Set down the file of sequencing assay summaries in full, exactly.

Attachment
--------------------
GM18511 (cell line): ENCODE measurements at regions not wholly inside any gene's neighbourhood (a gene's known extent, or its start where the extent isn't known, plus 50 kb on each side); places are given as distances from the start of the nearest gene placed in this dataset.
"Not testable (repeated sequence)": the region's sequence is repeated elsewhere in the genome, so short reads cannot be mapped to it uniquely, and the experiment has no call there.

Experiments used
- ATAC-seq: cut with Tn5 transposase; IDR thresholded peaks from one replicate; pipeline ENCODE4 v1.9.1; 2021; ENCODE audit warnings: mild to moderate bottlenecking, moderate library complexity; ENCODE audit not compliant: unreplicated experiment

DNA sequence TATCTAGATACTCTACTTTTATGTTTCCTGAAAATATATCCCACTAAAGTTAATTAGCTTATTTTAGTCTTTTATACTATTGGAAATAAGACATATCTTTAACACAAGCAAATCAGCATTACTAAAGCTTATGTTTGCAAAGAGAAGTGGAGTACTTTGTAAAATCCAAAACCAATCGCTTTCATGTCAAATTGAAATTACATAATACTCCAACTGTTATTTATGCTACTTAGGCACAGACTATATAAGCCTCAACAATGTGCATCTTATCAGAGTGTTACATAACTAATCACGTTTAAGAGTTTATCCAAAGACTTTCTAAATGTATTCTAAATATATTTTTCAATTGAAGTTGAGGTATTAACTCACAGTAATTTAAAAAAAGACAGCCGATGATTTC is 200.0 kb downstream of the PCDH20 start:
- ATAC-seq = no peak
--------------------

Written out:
GM18511 (cell line): ENCODE measurements at regions not wholly inside any gene's neighbourhood (a gene's known extent, or its start where the extent isn't known, plus 50 kb on each side); places are given as distances from the start of the nearest gene placed in this dataset.
"Not testable (repeated sequence)": the region's sequence is repeated elsewhere in the genome, so short reads cannot be mapped to it uniquely, and the experiment has no call there.

Experiments used
- ATAC-seq: cut with Tn5 transposase; IDR thresholded peaks from one replicate; pipeline ENCODE4 v1.9.1; 2021; ENCODE audit warnings: mild to moderate bottlenecking, moderate library complexity; ENCODE audit not compliant: unreplicated experiment

DNA sequence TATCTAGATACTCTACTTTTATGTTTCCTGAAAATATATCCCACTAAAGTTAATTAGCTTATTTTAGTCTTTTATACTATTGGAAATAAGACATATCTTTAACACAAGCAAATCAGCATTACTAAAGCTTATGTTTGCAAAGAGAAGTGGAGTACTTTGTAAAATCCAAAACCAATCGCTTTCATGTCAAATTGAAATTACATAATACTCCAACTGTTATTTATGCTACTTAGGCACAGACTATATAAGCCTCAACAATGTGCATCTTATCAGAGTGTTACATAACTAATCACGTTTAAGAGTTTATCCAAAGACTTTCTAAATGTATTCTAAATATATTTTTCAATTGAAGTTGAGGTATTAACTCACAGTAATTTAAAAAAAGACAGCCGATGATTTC is 200.0 kb downstream of the PCDH20 start:
- ATAC-seq = no peak